Umar Stambuli – Cii News | 28 Muharram 1437/11 November 2015
South Africa is faced with a serious water crisis and in some areas taps might soon run dry if maximum rainfalls are not received.
Provinces like KwaZulu Natal and Free State have been declared disaster zones, with some areas said to be having a few months’ supply left.
The government has already embarked on water conservation campaign warning people to use water sparingly.
Farmers are already counting their losses, and are forecasting a drought season as the skies are not opening up.
In Port Shepstone, residents had to queue to buy water at supermarkets after salt water from the Indian Ocean contaminated water supply from Umzimkulu River last week.
With salty water running from the taps, many residents scattered around town in search of the uncontaminated precious liquid.
Whilst it was convenient for those who had cash to purchase drinkable water from shops, others had to look for alternatives.
Luck was on their side, as Muslims in the area had swiftly come together to arrange water to the residents, who were facing higher degrees of scorching sun.
The coordinator of water distribution, Dr Ayoob Moosa Bux, said the Port Shepstone Business Forum convened a meeting to map forward after they found out that there was a water crisis that was going to last for over 10 days.
He said after a meet up with business people a plan of action was adopted on how water was to be sourced and distributed to circumvent the shortage of water in the town.
“First we identified the areas where we could access water from boreholes, and Alhamdulillah the four masjids in the Port Shepstone area have boreholes, so we identified those as the first sites,” he said.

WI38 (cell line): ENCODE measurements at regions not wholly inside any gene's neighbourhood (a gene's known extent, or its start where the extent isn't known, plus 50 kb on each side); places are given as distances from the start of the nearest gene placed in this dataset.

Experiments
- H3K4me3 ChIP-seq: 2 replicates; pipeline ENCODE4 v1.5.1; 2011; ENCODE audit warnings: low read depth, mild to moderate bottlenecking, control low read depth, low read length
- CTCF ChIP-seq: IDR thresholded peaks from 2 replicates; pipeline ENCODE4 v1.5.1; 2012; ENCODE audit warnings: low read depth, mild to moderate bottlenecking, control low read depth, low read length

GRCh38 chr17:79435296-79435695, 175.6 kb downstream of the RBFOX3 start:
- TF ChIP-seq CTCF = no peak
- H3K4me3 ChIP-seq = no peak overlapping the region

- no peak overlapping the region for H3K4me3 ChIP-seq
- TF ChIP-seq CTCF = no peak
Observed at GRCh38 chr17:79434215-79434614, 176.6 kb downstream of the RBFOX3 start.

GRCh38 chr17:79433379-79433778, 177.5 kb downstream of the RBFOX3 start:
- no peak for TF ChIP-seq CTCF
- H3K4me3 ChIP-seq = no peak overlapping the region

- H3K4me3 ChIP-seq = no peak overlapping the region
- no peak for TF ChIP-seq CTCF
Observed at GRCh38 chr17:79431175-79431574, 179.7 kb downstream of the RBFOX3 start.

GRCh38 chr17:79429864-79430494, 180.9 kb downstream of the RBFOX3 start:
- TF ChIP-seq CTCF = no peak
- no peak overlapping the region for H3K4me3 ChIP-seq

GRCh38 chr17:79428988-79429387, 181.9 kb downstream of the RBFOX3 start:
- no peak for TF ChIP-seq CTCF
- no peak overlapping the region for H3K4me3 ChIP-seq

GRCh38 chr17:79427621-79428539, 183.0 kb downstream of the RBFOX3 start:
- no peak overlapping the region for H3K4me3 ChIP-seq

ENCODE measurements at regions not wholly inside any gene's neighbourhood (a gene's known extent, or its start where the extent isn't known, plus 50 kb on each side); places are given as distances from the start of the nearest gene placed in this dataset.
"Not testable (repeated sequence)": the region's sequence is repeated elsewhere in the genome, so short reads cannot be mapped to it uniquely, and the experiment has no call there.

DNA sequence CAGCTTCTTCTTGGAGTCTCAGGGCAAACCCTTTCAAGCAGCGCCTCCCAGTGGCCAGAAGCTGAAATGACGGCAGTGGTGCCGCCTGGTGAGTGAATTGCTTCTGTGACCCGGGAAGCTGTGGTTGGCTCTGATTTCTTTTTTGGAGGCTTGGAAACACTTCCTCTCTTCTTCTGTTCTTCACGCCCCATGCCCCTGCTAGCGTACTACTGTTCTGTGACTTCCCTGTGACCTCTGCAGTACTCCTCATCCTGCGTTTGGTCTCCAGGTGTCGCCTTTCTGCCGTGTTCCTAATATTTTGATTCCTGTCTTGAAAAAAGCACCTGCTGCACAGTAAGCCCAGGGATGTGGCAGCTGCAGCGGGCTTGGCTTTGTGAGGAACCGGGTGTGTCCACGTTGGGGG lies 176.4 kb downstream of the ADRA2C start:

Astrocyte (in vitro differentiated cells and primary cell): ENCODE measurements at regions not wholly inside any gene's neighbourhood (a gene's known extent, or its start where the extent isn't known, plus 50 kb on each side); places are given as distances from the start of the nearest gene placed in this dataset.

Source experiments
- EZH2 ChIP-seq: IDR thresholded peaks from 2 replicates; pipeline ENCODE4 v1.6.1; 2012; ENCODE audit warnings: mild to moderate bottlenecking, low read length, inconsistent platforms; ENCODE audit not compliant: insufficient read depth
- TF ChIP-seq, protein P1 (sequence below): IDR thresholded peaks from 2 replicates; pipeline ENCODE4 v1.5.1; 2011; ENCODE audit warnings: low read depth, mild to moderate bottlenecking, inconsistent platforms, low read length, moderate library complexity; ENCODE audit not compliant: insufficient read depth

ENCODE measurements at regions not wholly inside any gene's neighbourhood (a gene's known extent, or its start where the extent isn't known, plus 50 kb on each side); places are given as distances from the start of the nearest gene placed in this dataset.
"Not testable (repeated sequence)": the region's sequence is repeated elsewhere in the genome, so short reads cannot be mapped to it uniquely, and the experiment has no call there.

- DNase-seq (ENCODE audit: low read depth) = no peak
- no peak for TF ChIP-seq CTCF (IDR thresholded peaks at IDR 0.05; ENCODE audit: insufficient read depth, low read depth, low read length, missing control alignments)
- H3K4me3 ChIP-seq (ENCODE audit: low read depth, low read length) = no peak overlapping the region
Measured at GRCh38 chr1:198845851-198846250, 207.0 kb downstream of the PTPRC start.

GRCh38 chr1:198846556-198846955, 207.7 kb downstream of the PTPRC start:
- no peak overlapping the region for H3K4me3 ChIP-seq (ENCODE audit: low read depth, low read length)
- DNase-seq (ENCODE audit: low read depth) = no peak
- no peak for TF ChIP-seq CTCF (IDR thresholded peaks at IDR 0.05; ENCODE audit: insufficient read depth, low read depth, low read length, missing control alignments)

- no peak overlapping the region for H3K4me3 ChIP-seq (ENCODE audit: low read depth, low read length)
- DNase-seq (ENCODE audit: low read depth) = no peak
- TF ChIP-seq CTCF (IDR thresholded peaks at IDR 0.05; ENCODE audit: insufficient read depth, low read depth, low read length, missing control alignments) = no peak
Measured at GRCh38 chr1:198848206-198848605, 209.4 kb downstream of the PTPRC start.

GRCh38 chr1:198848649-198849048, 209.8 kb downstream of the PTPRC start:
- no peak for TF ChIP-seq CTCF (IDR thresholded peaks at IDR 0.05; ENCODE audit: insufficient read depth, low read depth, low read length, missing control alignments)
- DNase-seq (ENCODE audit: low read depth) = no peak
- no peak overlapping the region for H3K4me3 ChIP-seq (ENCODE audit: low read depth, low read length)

After identifying boreholes sites, the group then made contacts with home owners that have boreholes to come on board.
“Subsequently we also made contacts with homeowners who had borehole supply, the people were forthcoming and helpful,” noted Dr Bux.
He said the community also secured water tankers adding to bottled water that was donated by well-wishers, some from outside the town.
“We also got in touch with NGO’s in the area and they were able to identify areas that needed water and we were able to get water to many people as possible,” Dr Bux told Cii News.
The group which was made of volunteers went around the city distributing water, starting from the central business district and spreading to the surrounding areas.
“The first target groups were hospitals and clinic in Port Shepstone area, and we went to service some schools in outlying areas that were essentially providing water to most of the hospitals,” said Dr Bux.
The head of Port Shepstone Business Forum commended the Muslim community for providing free water to the residents who were at mercy of business owners, some of whom had increased bottled water prices due to the increased demand.
The water crisis in Port Shepstone is expected to normalise this week, but water tankers are still pitched across the town in the event the transition to normal water supplies take longer than expected.